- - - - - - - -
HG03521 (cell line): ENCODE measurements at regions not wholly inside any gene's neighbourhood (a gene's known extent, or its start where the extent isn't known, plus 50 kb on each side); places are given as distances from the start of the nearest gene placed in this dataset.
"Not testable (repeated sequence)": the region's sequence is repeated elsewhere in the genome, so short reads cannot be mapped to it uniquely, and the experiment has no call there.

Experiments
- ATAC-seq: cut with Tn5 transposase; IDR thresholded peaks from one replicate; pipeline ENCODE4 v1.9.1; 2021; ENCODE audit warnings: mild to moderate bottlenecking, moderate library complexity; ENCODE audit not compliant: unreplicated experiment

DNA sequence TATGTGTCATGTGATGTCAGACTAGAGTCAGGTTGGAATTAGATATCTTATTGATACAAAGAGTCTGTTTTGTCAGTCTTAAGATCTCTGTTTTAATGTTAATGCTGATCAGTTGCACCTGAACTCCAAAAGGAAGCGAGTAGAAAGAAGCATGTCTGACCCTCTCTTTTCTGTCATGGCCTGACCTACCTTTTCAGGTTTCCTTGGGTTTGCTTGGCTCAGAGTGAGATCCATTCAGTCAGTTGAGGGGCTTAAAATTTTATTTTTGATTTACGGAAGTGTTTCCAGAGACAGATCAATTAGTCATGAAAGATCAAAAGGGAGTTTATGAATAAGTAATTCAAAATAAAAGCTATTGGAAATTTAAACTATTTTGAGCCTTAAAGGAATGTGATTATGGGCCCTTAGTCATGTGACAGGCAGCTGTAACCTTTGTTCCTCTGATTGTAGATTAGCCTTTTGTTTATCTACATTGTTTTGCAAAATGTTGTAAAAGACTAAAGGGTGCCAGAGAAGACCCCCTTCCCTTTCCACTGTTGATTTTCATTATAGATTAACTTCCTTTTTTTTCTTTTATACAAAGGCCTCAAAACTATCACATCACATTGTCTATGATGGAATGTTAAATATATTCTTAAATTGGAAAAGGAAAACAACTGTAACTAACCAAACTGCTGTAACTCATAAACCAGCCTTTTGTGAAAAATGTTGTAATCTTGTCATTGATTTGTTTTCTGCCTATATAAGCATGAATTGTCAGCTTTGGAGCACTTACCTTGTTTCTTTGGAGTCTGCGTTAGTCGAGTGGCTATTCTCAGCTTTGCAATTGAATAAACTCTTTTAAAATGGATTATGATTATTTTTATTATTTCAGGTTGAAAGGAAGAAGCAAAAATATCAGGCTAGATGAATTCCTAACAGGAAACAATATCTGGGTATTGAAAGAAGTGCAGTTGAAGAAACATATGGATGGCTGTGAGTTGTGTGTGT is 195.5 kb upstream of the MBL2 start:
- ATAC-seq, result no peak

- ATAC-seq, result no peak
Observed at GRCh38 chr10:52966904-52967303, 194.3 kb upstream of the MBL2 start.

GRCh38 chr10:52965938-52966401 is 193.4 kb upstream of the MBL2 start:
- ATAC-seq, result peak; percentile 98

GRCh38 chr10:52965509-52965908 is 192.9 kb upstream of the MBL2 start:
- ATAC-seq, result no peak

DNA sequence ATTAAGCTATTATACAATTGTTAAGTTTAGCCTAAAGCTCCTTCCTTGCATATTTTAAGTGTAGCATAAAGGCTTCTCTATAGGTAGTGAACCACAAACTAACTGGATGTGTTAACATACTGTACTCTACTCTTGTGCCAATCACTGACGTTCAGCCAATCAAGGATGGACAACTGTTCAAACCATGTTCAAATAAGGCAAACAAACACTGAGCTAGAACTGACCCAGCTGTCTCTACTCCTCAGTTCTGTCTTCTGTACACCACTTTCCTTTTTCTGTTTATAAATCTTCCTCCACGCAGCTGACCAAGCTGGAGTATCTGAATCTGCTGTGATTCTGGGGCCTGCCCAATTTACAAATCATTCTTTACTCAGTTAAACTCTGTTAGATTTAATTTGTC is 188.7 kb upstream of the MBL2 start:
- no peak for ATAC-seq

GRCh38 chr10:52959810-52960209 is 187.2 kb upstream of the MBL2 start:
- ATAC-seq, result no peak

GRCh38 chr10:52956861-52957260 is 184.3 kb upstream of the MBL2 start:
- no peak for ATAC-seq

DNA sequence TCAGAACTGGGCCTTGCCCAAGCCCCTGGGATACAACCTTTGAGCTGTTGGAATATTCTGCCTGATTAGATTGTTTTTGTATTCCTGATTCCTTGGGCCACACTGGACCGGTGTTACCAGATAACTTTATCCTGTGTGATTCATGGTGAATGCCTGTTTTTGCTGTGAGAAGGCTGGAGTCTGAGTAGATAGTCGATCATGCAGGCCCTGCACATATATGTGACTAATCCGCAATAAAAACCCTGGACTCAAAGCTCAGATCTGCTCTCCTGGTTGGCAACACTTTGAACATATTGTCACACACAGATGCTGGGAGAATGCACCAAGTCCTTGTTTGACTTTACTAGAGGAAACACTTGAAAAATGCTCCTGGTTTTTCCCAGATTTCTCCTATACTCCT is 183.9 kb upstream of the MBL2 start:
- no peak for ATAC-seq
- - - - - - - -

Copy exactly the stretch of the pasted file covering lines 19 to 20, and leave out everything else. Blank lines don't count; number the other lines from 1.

DNA sequence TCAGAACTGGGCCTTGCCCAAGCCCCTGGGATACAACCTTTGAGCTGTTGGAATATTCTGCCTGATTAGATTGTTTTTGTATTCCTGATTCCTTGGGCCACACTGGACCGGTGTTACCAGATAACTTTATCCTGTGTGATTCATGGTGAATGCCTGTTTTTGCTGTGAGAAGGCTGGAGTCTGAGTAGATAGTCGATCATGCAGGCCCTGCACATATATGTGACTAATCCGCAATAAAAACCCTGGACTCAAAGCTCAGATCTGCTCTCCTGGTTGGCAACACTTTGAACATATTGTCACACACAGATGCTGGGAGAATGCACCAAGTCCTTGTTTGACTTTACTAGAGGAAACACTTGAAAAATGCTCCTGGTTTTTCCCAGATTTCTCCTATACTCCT is 183.9 kb upstream of the MBL2 start:
- no peak for ATAC-seq